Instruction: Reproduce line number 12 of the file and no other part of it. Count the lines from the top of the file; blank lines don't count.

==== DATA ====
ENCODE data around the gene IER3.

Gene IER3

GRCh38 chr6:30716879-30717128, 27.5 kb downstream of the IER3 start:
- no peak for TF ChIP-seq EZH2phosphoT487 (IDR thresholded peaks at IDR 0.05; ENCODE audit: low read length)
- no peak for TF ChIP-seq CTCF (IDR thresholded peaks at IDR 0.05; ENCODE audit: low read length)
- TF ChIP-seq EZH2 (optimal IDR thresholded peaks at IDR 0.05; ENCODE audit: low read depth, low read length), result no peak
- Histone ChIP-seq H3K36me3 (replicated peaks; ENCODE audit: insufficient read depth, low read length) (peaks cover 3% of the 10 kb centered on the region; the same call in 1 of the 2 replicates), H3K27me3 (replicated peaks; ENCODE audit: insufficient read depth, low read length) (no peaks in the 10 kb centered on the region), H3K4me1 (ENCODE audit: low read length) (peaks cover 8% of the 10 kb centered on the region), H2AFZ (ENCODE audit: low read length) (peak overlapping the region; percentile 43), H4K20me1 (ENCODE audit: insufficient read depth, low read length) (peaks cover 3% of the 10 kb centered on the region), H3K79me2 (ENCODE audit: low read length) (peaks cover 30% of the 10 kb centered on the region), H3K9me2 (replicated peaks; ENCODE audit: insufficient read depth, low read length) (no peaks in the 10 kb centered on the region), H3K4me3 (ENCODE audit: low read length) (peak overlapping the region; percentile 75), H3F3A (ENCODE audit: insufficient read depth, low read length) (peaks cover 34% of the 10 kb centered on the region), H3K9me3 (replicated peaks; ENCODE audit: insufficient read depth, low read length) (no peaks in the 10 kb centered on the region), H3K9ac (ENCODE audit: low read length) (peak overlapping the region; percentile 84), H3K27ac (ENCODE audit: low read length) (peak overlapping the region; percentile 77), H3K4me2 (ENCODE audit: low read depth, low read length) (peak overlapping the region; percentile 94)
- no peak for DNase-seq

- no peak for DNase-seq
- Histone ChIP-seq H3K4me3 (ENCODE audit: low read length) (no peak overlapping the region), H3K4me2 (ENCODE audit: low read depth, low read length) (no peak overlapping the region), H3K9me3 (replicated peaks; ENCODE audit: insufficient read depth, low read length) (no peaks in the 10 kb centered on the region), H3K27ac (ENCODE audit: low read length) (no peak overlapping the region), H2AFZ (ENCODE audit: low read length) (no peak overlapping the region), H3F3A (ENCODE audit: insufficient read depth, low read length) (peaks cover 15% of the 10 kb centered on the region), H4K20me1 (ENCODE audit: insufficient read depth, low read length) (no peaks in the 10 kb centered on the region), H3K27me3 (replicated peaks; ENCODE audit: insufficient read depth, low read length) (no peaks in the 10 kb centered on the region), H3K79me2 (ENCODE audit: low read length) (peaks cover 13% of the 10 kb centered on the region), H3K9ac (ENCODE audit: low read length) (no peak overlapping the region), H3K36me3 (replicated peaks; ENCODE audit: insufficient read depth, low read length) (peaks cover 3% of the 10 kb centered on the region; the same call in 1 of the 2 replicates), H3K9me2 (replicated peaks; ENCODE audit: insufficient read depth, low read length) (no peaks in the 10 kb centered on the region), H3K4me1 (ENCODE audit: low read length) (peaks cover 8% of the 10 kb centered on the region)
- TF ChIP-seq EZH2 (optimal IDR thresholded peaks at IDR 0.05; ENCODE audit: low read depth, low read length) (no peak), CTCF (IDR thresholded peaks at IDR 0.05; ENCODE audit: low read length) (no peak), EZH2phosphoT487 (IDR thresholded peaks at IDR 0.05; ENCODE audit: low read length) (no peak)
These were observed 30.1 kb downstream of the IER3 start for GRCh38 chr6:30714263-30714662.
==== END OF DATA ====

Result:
These were observed 30.1 kb downstream of the IER3 start for GRCh38 chr6:30714263-30714662.